Also, the shots they did of cameras were usually more short, quiet transitional shots. It would have been nice to encourage the developer to think out loud, and to actually show someone debugging something, tracking down a bug for the audience to see.

You would think someone intending to do a live reality TV show of programmers would have a plan for showing more than just ten guys bent over their screens, typing. I hope the CommandGuru guys will chime in with their own report on this. I can only guess there was a plan and it fell through at the last moment.

They weren't recording gap-fillers

In every real-life interaction there are boring moments, where, simply said, nothing happens. Also, in every longer time-span of real life, there are moments where several things happen at once. On 24, these would be moments where you get a split screen picture. In the case of a reality show, these two things fit together. If you record everything that goes on, and record each sound channel separately, you can actually go and take apart the conversations that happen at the same time.

While it happens live, you pick one conversation, and turn down the volume on the others for the live stream. Once things have calmed down, and nothing happens, you can superimpose the recorded picture on the current broadcast as a picture-in-picture, and turn up the sound for the second conversation you had muted before.

Now again, this is not trivial. You'd need the audio and video to be fed into several machines, need several directors, one for the main feed and one for the second conversation, and they'd need to communicate. But maybe they could have recorded all conversations, all microphone feeds, and then put the second conversation into the highlights. Again, we will not know whether that was intended to happen and didn't work, either due to unforeseen problems, or simply because I'm imagining this as being way too easy, while it's actually impossible.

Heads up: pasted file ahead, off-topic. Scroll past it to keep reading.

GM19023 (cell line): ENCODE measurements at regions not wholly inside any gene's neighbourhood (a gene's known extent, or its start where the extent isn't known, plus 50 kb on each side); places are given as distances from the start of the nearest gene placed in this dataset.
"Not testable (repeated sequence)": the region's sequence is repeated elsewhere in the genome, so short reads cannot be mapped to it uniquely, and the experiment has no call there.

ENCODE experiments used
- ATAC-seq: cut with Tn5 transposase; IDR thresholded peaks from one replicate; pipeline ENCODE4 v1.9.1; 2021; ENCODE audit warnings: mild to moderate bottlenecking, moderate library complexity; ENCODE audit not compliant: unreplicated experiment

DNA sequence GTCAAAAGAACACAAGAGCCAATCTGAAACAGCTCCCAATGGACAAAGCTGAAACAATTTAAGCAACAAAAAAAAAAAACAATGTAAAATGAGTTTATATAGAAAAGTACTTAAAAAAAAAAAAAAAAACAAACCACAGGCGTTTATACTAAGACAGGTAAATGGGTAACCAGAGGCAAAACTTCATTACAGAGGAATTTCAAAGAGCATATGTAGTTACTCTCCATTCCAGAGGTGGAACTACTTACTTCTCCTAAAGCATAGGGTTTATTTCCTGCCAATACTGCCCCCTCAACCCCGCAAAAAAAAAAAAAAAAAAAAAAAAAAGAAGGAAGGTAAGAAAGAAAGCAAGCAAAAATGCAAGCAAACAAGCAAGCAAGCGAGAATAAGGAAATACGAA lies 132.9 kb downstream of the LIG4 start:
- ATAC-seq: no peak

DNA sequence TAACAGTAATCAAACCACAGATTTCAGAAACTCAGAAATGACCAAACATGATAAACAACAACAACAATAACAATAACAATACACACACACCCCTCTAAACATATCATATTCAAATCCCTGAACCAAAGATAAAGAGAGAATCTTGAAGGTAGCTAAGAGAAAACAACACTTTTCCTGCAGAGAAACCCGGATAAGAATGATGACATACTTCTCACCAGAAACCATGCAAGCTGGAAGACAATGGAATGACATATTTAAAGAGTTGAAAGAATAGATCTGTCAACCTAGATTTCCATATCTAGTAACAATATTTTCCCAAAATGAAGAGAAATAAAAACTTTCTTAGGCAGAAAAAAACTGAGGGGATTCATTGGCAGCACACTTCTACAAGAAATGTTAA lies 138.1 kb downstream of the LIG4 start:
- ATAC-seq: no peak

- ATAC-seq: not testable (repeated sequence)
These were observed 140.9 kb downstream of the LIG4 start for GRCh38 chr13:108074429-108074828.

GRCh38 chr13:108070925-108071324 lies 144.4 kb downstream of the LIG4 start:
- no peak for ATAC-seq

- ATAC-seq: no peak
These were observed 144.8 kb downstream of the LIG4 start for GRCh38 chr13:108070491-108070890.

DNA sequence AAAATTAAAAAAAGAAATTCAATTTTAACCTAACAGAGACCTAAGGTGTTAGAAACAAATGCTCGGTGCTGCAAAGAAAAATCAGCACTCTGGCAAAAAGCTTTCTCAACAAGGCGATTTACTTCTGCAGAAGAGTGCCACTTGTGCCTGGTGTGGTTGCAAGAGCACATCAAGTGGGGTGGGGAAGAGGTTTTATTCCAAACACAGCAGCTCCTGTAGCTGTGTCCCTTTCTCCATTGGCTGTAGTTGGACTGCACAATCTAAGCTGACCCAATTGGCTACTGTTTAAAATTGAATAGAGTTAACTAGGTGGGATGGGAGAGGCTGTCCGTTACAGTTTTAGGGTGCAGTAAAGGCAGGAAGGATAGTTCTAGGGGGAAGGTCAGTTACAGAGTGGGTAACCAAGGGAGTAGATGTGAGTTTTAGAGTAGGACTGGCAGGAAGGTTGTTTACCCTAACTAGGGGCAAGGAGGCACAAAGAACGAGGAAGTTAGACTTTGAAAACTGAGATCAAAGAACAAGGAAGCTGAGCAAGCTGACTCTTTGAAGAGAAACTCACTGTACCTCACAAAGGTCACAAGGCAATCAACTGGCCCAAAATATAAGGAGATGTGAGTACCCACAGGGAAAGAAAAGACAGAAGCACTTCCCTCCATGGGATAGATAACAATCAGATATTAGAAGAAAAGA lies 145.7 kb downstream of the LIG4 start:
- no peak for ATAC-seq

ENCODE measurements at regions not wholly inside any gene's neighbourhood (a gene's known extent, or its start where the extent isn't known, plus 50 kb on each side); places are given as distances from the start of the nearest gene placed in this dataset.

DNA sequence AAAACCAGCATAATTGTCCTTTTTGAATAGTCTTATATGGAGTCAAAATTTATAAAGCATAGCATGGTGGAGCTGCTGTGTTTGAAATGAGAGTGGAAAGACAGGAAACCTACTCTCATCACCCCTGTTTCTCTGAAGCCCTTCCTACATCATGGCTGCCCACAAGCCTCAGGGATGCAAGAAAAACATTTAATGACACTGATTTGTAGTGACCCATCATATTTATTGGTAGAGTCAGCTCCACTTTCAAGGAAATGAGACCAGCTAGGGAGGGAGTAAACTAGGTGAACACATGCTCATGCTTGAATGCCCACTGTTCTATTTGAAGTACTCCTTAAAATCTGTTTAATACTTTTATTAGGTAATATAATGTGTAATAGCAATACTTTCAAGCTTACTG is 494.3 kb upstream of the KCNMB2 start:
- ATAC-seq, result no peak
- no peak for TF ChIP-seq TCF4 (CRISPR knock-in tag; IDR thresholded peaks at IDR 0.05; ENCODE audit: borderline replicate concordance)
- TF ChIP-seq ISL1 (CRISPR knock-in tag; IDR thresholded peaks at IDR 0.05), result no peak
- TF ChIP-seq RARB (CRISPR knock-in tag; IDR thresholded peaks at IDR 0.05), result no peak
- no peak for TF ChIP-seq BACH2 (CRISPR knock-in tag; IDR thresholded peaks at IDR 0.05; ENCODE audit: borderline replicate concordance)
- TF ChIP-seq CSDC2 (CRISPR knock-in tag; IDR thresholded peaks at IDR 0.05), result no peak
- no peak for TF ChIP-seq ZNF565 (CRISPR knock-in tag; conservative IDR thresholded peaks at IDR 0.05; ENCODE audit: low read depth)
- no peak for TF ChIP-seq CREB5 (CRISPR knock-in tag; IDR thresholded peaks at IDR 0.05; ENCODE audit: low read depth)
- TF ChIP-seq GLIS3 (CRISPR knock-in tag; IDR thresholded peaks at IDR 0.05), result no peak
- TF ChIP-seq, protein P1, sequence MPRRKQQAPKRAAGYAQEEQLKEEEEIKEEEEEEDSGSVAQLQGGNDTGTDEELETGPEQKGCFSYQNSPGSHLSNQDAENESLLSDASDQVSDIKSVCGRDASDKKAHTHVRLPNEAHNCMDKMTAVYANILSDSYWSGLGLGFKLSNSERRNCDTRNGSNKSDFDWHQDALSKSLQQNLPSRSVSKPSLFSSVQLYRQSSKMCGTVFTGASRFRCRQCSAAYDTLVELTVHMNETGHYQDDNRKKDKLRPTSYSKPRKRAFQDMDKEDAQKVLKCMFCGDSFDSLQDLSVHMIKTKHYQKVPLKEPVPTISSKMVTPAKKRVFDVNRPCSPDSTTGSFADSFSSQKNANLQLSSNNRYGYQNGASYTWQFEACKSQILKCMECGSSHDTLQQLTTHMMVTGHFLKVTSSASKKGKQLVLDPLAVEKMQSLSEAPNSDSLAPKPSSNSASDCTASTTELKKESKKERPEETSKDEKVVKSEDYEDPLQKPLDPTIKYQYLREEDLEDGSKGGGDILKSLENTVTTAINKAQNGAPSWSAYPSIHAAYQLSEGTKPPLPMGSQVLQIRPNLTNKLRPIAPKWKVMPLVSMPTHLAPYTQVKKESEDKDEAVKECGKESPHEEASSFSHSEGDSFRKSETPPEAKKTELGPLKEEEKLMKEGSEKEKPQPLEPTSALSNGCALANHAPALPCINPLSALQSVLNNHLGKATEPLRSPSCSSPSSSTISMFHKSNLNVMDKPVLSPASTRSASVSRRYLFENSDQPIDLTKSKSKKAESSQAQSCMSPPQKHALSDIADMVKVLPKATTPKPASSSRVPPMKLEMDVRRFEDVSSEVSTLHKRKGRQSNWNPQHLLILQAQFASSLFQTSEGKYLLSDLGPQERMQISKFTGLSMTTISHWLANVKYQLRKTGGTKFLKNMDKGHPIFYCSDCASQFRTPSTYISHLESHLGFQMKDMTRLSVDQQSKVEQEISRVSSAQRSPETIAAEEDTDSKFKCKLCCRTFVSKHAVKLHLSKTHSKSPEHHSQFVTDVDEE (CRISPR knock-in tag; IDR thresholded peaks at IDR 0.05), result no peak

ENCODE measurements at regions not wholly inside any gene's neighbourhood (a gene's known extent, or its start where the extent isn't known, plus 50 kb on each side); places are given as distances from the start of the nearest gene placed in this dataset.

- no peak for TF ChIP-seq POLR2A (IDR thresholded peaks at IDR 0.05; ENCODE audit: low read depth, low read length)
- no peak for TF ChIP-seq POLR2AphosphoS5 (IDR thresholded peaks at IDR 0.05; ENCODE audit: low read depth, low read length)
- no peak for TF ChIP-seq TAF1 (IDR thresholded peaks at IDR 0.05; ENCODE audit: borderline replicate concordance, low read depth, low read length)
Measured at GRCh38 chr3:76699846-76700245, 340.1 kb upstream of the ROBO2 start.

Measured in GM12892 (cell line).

No BoinxTV

The web site started out with a bunch of short interviews with the participants in the highlights, usually only introduced by first names, but that was essentially all the introduction we got. It would have been nice to use a professional live-video-editing app (like BoinxTV, made by my friends at Boinx here in Munich). Not only would it have been easy to do the picture-in-picture thing I mentioned above (they did a few PiPs later in the week, but it seemed to have been done by some sort of manual video processor, and they did it rarely), but they would also have had the opportunity to show "lower thirds", little overlays at the bottom of the screen with text like "Emanuele and Matej, programmers". That would have been a great help to get to know everyone.

Of course, just having a page somewhere listing the participants with job, name and photo would have helped a lot as well.

Well, that's it from me with my uninformed guesses and obvious hindsight on how one should have done this reality TV show. Now let's hope we find out what actually happened in a bit. It was a great show, and fine for a first time. Maybe they'll do it again, and then we'll see what they come up with.

Reader Comments: (RSS Feed)
Randy PInner writes:
Do we know who were the names of the two designers who worked on the project? Also, is there a way to know what type of equipment (Macs) they used? I saw a lot of the older MacBook Pros so this would be good information for people to know who are interested in coding or designing. Knowing whether having the latest and greatest from Apple is necessary or not can help with budgeting for the holidays.
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Created: 2009-12-13 @504 Last change: 2014-07-22 @939 | Home | Admin | Edit